The easiest way to increase alkalinity in a hot tub is by adding baking soda. The rule of thumb is one tablespoon of baking soda per 100 gallons of water. Most 4 person hot tubs hold around 300 gallons of water, so you would add 3 tablespoons of baking soda, let the hot tub run and then retest the water.
If you’re confused over how to increase alkalinity in hot tub water while keeping your hot tub pH balanced and safe… You’re not alone. Many new hot tub owners struggle with this the first few times.
Here I go through everything you need to know, from how to raise alkalinity in hot tub water, to the causes of low alkalinity and how it can affect the pH levels.
First up, it’s important to understand that lowering or raising total alkalinity in your spa water can also change the pH level.
And if now you’re thinking “I’m even more confused”, well don’t panic! I’ve got you covered.
Grab a cuppa, sit down and I’ll make you a hot tub chemical pro in no time.
What Are pH Levels? (In A Nut Shell)
Total alkalinity and pH levels affect each other, they are different things but are very much connected.
So, before I get into how to raise total alkalinity and alkalinity increasers I want to explain a bit about your hot tub’s pH level. Put simply, the pH level tells you if your hot tub water is acidic or alkaline (here’s some more info on that) dependent on the concentration of hydrogen ions.
The ideal pH level for your hot tub’s water on the pH scale (0-14) should be between 7.4 and 7.8, (7 is neutral pH). If the proper level is not maintained there can be unwanted consequences.
Want to know more? Check out this video by Orenda Technologies.
Here’s WHY pH levels (as well as Total Alkalinity/TA levels) are important in spa & hot tub water.
Bad Effects Of Low pH Levels
If you have low pH it means that your hot tub water has become too acidic. Here’s what can happen:
- Sanitiser chemicals become less effective which can allow dangerous bacteria, viruses, and algae to develop
- It can result in itchy dry skin and stinging eyes
- Low pH may cause corrosion to the inner workings of your hot tub (i.e heater element, etc)
- Acidic water may also damage the surfaces of your tub
How To Raise pH levels Quickly
To raise the pH in hot tub water, alkaline is required in the form of:
- A pH increaser, usually containing sodium carbonate (soda ash)
- Or alternatively sodium bicarbonate / baking soda
Bad Effects of High pH levels
- Sanitiser chemicals become less effective allowing dangerous bacteria, viruses, and algae to develop
- Can cause itchy skin or burning eyes
- Scale and calcium may build up, both on the surface and in the components of your hot tub
- Filters may get blocked and water circulation could be restricted due to calcium build-up
- You may see froth starting to form on the water surface
- Cloudy water may occur
How To Lower pH In Hot Tub Water Quickly
Usually, hot tub owners will use liquid muriatic acid or dry sodium bisulfate to lower a high pH. These are referred to in the trade as pH reducers or pH minus.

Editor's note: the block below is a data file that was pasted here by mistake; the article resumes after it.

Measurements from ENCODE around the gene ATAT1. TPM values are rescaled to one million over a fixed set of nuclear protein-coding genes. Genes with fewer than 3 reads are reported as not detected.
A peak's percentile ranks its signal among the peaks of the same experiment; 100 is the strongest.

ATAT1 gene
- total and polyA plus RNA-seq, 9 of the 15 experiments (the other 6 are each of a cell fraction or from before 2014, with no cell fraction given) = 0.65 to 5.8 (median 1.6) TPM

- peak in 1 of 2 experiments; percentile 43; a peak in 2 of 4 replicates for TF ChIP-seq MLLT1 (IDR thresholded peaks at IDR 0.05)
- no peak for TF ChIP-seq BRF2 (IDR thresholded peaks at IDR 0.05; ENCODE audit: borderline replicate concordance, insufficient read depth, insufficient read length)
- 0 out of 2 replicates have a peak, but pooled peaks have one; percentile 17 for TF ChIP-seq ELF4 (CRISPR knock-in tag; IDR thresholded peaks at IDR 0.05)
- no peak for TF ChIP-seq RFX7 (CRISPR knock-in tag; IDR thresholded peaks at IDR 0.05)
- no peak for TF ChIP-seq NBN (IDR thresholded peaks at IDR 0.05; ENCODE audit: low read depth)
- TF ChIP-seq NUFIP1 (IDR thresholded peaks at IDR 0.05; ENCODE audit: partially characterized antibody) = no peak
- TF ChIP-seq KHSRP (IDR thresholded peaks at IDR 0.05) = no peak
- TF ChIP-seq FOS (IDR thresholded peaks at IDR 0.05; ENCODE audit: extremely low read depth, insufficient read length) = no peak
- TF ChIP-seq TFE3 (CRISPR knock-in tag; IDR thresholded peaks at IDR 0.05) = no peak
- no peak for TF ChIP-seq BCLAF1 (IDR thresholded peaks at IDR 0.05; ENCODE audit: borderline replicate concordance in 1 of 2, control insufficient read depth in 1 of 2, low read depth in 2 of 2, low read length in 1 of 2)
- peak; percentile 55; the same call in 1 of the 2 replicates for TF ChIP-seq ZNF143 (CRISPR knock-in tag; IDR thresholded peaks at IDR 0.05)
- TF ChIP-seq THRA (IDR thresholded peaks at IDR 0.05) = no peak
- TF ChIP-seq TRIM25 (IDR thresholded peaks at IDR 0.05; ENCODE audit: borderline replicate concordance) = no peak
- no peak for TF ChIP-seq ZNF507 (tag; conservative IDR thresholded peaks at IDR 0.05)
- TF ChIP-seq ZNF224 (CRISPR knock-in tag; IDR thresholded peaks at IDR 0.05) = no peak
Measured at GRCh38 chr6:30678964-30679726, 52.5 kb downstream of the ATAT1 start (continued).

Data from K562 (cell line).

Yes, it is technically possible to use certain vinegars, but I personally do not recommend this method and nor do many professionals.
So, What Is Total Alkalinity?
Ok, let’s move on to total alkalinity (TA) and how to raise the alkalinity in your hot tub.
The Total Alkalinity in your hot tub (or TA level) is probably one of the most important factors when we talk about water chemistry and hot tub water care.
I’ll explain what is Total Alkalinity (TA), what can the bad effects be if it’s out of the target range and how do you lower or raise alkalinity?
Often referred to as a “buffer”, the TA level is the number of alkaline chemicals active in the water and neutralising acid. The ideal range is 80-120 ppm (parts per million).
The total alkalinity helps maintain a more constant pH level, therefore avoiding major changes in pH levels or ‘pH bounce’ as you may hear it referred to.
Always remember you need to get the TA level in the correct range before trying to adjust the hot tub’s pH.
You can find out more information on the science of Total Alkalinity here.
Bad Effects Of Low Alkalinity Levels
Although it may not be easily noticeable at first, low alkalinity is definitely not good for your hot tub or the people in it.
But what causes low alkalinity in a hot tub? The answer is simple, us humans.
Each time a person gets into a hot tub they bring with them contaminants that can change the water chemistry. Whether that be normal body oils, sweat, or at its worst urine. However, if your hot tub is outside and left uncovered in a downpour, then yes, rainwater can also lower the hot tub’s alkalinity.
Here’s a list of consequences that may occur should levels drop below the ideal range.
- First up, sanitiser chemicals are not as effective and pH levels will fluctuate greatly
- Low alkalinity in a hot tub can cause irritation to both skin and eyes
- It can cause to your hot tub surfaces, such as staining, small cracks and pitting
- Because a low alkalinity level means the water is more acidic it may cause corrosion to important components in the plumbing and heating components of hot tubs.
- Increased running costs as you’re regularly running your jets trying to balance your pH, without addressing the route cause of the problem